In a previous post, I described how Instawork doubled our web development productivity by abandoning React and embracing server-rendered pages enhanced with Intercooler.js. A standard React/Redux setup requires a lot of duplicated work; logic has to be written once on the server (as the source of truth), and a second time on the client (for local state management). By doing all UI rendering in our Django codebase, we eliminate the need to write any custom app logic in JS. Of course, pure server-rendering doesn’t deliver the smooth experience users expect from web apps. That’s where Intercooler.js comes in: by adding a few HTML attributes to our elements, we can support a wide range of interactions by swapping content on the page with AJAX. All rendering is still done server-side, but pages can come alive with interactions like infinite scrolling, tab switching, dynamic multi-step forms, etc.
I always assumed that Intercooler’s swapping mechanism wouldn’t work for some of the more complex UI interactions we planned to add to our app. In particular, I worried how we’d handle real-time features in our product, like chats or streaming notifications. Would we need to give up on the zero-JS dream to implement these features?
Server-sent events on frontend
Intercooler has built-in support for SSE that manages the EventSource interface automatically. The syntax looks like this:
<div ic-trigger-on=”sse:status-updated-123" ic-src=”/status/123">
This is just regular HTML with two special attributes:
- ic-sse-src specifies the endpoint to use when creating an EventSource. Since SSE is done over HTTP, the browse will send along the appropriate cookies for authentication.
- ic-trigger-on specifies the event that will trigger the content swap. The special “sse:” syntax specifies that the given event should trigger a swap.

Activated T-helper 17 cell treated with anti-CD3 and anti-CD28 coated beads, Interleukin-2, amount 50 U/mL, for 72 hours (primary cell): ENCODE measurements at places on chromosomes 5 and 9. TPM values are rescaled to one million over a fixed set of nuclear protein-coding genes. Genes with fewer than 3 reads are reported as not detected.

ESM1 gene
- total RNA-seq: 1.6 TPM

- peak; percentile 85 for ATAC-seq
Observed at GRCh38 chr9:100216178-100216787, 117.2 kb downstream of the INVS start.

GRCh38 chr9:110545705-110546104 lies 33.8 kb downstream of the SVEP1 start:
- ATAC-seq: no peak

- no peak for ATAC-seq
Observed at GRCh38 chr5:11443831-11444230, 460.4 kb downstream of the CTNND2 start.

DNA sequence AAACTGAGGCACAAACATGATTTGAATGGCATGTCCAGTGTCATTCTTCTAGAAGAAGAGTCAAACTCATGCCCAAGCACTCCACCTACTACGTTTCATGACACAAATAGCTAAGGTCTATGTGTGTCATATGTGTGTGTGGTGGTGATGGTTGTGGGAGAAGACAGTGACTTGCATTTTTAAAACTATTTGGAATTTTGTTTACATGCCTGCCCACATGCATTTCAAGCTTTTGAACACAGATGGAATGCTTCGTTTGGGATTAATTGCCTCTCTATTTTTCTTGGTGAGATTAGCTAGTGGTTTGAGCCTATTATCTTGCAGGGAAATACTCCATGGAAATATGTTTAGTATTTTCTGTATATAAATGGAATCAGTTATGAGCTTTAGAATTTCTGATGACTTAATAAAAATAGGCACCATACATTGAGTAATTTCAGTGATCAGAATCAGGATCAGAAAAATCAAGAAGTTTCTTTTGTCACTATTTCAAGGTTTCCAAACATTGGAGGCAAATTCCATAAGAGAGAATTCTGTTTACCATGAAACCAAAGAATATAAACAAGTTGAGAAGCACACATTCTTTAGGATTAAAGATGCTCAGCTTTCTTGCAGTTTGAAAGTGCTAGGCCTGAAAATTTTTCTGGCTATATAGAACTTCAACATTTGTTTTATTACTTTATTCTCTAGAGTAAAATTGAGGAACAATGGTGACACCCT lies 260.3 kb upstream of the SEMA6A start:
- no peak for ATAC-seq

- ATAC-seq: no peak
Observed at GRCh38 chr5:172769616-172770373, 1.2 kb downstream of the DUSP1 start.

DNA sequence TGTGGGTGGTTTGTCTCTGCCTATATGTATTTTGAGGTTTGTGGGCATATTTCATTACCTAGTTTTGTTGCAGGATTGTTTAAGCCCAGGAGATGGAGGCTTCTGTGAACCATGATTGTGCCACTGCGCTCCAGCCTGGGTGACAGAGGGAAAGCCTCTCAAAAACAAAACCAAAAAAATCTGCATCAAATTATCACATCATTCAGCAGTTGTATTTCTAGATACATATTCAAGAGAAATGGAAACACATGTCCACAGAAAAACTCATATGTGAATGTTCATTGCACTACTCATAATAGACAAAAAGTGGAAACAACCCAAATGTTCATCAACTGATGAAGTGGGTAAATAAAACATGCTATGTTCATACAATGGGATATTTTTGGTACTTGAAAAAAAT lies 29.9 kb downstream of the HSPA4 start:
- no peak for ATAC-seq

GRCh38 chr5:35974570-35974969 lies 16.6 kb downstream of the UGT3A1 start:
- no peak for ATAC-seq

Server-sent events on the backend
Of course, what I described is the easy part. Behind the scenes, we need to implement the long-lived SSE endpoint, as well as a mechanism to push relevant events to all clients. Web frameworks like Django don’t handle long-lived connections very well, so we looked for other options. The Django Channels project extends Django to handle asynchronous communication, but it doesn’t support SSE out of the box. We wanted something that supported SSE in a language & framework-agnostic way.
Enter Mercure. Mercure is an open-source project that provides scalable SSE communication using a centralized Hub server
- Clients connect to the long-lived SSE endpoint on the Hub server. Authorization is done using a JWT token. The token encodes the event topics and event targets for which the client has permission.
- The server sends events by making a simple POST request to the Hub server with a JWT token. The token encodes the event name, topic, and the targets that should receive the event.
- Upon receiving a POST request, the Mercure Hub will send the event to all of the open SSE connections that match the topic and targets.
We considered a few options and services for handling SSE connections, but ultimately decided on Mercure for a few reasons. As mentioned above, Mercure is built around SSE, so its language and framework agnostic. Any system that can encode JWT tokens and make HTTP requests can use Mercure. We also appreciate that Mercure is a small micro-service that runs alongside our servers, rather than as a proxy in front of our servers (the approach used by Pushpin). This means there’s less risk to our site if Mercure goes down: we lose real-time features, but the main site will continue to function. Finally, we’ve found it to be very stable and scalable. In our load tests Mercure didn’t break a sweat, even when running at 10x the loads we expect.
Our Django integration with Mercure took the form of a helper function for sending events, and a view mixin. The view mixin does two things:
- it sets a mercureAuthorization cookie used by the client to connect to the Hub.
- it adds the Hub URL (with subscribed topics) to the response’s context data, so that it can be rendered as the ic-sse-src attribute.
I’ve shared a Gist with a complete example of our helpers, mixins, views and templates.
It’s easy to think that features like real-time UIs require a heavy client-side framework. But thanks to Intercooler’s built-in support for SSE, and the simplicity of setting up and integrating Mercure, we’ve been able to stick to our “no JS” philosophy while delivering the features our users expect. We continue to be surprised by the capabilities of Django + Intercooler + Mercure, and adding new realtime features is now a snap.
Have you added real-time updating to your web app? Are you thinking about adding it in the future? We’d love to hear about your experience and solutions, or provide more insights into Django, Intercooler, or Mercure.